Ginsburg will remain in the hospital for a few days, the court said. She has never missed arguments in more than 25 years as a justice. The court next meets on Jan. 7.

While it’s hard to refer to good luck and cancer diagnoses in the same breath, this is the second time for Ginsburg that cancerous growths have been detected at an apparently early stage through unrelated medical tests.

The nodules on her lung were found during X-rays and other tests Ginsburg had after she fractured ribs in a fall in her Supreme Court office on Nov. 7, the court said. In 2009, routine follow-up screening after Ginsburg’s colorectal cancer 10 years earlier detected a lesion on her pancreas. Doctors operated and removed the growth they’d previously spotted, plus a smaller one they hadn’t seen before. The larger growth was benign, while the smaller one was malignant.



Appeals court agrees to hear case involving Trump DC hotel
Legal Watch | 2018/12/22 05:35
A federal appeals court agreed Thursday to take up a case accusing Donald Trump of profiting off the presidency in violation of the U.S. Constitution, giving the president's legal team its first major victory in the case.

The order issued by the U.S. Court of Appeals for the Fourth Circuit in Richmond, Virginia, hits the pause button on the ongoing federal court case in Maryland before deadlines to respond to subpoenas issued earlier this month seeking tax returns, receipts and other records from 13 Trump businesses and other entities.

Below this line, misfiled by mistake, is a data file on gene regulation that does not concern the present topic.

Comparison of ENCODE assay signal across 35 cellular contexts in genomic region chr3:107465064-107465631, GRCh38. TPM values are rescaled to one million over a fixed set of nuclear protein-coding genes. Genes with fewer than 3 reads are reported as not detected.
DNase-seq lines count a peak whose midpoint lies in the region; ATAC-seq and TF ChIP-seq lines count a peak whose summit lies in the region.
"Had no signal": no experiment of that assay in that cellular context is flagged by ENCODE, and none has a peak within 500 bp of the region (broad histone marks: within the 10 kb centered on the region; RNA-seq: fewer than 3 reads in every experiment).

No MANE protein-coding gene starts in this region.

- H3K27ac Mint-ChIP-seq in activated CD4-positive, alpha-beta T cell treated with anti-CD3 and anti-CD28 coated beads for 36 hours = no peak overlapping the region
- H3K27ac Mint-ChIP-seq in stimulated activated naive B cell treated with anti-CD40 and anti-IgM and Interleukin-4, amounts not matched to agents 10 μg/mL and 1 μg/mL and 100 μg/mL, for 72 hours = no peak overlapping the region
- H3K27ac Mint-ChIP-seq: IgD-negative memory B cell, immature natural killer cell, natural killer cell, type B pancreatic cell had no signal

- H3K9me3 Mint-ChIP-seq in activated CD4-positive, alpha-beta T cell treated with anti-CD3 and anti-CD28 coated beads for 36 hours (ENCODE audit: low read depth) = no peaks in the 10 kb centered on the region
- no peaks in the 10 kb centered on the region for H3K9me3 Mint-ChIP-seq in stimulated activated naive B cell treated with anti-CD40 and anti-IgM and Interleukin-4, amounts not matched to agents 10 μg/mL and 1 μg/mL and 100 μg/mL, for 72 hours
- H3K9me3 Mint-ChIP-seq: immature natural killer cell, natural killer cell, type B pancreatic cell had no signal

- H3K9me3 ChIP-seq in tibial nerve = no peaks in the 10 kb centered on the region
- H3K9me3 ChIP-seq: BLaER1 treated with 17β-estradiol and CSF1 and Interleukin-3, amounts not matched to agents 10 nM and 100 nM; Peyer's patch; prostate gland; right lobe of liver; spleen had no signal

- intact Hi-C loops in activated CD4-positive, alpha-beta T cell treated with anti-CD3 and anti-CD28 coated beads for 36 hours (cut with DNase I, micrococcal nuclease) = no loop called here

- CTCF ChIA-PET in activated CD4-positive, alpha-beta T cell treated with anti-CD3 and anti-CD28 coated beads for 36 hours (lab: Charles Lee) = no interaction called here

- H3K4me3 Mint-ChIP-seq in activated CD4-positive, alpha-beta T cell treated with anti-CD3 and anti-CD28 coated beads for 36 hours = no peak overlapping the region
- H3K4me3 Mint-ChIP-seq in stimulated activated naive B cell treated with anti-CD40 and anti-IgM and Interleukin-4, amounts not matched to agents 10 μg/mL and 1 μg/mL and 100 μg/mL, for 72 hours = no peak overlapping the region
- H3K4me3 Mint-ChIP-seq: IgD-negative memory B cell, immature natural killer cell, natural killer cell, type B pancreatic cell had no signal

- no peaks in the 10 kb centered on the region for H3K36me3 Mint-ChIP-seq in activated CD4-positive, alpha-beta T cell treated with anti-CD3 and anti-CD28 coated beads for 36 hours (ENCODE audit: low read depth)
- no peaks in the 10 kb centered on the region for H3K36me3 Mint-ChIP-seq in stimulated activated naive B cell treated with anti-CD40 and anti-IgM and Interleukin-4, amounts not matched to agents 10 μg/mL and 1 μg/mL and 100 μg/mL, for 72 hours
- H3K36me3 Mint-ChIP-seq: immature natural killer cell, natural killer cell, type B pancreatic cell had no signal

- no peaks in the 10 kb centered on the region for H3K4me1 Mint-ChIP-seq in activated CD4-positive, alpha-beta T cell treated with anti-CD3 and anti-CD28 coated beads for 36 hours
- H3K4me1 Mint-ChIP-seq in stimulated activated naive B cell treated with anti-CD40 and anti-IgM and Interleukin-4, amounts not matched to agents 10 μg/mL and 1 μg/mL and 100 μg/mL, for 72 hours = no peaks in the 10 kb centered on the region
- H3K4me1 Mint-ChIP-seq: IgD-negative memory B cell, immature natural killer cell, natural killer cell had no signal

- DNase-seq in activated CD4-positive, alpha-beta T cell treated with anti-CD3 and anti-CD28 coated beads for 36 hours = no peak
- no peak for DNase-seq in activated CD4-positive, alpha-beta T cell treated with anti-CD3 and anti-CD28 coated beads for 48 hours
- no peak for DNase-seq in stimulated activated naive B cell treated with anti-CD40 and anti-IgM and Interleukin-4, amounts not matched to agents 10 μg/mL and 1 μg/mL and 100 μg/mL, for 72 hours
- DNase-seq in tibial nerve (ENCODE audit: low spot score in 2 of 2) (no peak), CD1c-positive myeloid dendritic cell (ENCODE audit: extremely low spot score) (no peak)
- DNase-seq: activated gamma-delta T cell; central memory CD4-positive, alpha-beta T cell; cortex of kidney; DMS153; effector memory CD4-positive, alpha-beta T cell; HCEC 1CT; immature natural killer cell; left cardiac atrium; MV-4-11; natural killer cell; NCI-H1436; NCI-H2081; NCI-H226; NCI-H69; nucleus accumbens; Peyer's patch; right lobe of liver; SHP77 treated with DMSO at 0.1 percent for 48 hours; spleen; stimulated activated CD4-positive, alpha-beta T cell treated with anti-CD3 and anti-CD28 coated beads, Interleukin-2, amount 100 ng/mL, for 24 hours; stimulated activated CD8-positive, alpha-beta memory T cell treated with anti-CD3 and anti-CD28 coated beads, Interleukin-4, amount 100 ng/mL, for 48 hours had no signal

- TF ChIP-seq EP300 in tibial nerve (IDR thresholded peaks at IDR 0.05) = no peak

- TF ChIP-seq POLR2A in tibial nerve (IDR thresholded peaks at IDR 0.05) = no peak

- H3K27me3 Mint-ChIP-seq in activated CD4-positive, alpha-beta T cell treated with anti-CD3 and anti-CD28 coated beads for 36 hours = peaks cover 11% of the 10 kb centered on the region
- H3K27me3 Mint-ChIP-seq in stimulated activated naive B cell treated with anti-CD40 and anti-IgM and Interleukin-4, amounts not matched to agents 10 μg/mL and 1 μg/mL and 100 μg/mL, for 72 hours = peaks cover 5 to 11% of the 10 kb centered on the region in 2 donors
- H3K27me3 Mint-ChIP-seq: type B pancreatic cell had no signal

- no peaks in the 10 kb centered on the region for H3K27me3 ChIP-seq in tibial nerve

It came just three days after Justice Department lawyers filed papers seeking a writ of mandamus appeal, criticizing U.S. District Judge Peter J. Messitte and arguing that that the "intrusive" discovery that has already begun would distract the president from his performance of his constitutional duties and could cause separation of powers concerns.

For Justice to succeed at the appeals level, they must meet a demanding standard that would partly rest on showing Messitte's decisions to be clearly wrong.

The lawsuit brought by the attorneys general of Maryland and the District of Columbia alleges that because Trump has not divested himself of his business holdings, foreign and domestic government spending at Trump's Washington hotel amounts to gifts to the president in violation of the Constitution's emoluments clause.

Oral arguments before the three-judge appeals court are scheduled for March, delaying what had been a brisk discovery schedule set in the district court by several months. The order also notes that lawyers should be prepared to also address substantive issues such as whether the plaintiffs in the case can even sue and, if victorious, compel the president to stop violating the Constitution.


Court: Florida police can use 'stand your ground' law
Legal Watch | 2018/12/16 03:06